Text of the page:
What is Canine Influenza? How worried should I be?
Canine Influenza (CID) is a recently recognized viral upper respiratory infection of dogs that causes licking of lips, reverse sneezing, sneezing, coughing, fever and lethargy. It is contagious through saliva and nasal discharge directly or indirectly through the air or left on objects. Symptoms often occur 2-4 days after exposure.
So why should I get my indoor cat vaccinated against other diseases?
Being an indoor cat provides protection from many traumas, misadventures, parasites and diseases. But that protection isn't complete!
Why do I need to vaccinate my indoor cat against Rabies?
Indoor cats do need some vaccines, even against Rabies! Their indoor status does mean they will be less likely to be exposed to some diseases, but that is not the same as protecting them.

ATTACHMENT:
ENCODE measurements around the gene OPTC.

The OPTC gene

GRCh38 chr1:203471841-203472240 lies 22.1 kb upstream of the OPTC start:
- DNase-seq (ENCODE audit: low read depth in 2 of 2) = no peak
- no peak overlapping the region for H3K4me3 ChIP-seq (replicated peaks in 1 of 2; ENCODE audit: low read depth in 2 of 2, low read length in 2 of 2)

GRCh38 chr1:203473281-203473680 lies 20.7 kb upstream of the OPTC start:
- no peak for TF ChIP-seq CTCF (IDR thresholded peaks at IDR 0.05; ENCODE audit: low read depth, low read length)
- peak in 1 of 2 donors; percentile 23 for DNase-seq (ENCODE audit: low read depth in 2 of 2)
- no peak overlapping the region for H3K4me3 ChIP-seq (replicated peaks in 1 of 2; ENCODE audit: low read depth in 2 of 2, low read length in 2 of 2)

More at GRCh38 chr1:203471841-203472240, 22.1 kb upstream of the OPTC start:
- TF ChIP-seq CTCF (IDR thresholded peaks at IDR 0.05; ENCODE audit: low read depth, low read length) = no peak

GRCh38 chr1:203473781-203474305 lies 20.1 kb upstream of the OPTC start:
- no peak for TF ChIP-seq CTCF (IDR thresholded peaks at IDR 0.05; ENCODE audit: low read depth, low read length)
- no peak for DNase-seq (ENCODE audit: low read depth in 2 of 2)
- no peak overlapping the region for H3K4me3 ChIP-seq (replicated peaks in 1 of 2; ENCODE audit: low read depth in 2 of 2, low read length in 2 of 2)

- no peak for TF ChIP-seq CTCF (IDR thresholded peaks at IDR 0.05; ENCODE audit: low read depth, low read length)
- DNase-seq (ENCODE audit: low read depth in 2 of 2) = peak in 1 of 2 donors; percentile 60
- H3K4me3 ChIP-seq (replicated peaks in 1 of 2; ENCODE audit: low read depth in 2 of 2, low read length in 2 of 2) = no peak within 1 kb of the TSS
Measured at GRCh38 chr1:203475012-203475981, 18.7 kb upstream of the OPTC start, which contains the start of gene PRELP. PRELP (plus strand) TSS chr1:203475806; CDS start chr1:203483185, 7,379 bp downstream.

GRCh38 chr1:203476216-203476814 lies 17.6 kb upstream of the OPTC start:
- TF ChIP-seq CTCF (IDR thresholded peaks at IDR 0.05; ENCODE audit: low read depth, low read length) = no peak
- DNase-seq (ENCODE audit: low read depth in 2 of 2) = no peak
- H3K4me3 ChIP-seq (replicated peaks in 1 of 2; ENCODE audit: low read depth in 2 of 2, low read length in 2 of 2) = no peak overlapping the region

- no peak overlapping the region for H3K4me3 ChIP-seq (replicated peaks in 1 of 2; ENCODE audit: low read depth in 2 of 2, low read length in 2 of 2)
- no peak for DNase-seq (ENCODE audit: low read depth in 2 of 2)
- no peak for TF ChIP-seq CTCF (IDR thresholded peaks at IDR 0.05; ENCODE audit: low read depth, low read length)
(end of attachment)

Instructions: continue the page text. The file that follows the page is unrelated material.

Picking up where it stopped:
Let's talk about Rabies first, because Rabies is a uniformly fatal disease that has no treatment and is transmitted to people by their pets. Rabies virus is transmitted generally by saliva to blood contact, most commonly by a bite wound. The virus enters the body and travels up nerves to infect the brain, effectively poking holes in the brain of the patient and causing death by encephalitis over 4-10 days. Rabies can be expressed in the dumb form- blankness, drooling, lack of expression or the mad form- drooling and blindly attacking/biting. The incubation time (from bite to sickness) can be days to months after the bite.